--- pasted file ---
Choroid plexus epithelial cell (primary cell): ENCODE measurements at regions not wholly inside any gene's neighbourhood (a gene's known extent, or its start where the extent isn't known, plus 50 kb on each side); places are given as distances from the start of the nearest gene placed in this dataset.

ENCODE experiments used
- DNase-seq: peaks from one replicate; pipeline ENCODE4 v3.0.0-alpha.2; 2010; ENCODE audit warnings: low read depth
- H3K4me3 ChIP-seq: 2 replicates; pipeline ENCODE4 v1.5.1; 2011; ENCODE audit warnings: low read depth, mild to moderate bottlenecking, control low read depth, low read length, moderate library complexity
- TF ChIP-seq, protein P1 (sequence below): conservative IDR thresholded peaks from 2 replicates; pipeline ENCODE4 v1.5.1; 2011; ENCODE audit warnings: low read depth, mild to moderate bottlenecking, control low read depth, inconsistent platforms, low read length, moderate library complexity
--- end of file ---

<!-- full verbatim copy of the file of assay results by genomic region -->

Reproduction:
Choroid plexus epithelial cell (primary cell): ENCODE measurements at regions not wholly inside any gene's neighbourhood (a gene's known extent, or its start where the extent isn't known, plus 50 kb on each side); places are given as distances from the start of the nearest gene placed in this dataset.

ENCODE experiments used
- DNase-seq: peaks from one replicate; pipeline ENCODE4 v3.0.0-alpha.2; 2010; ENCODE audit warnings: low read depth
- H3K4me3 ChIP-seq: 2 replicates; pipeline ENCODE4 v1.5.1; 2011; ENCODE audit warnings: low read depth, mild to moderate bottlenecking, control low read depth, low read length, moderate library complexity
- TF ChIP-seq, protein P1 (sequence below): conservative IDR thresholded peaks from 2 replicates; pipeline ENCODE4 v1.5.1; 2011; ENCODE audit warnings: low read depth, mild to moderate bottlenecking, control low read depth, inconsistent platforms, low read length, moderate library complexity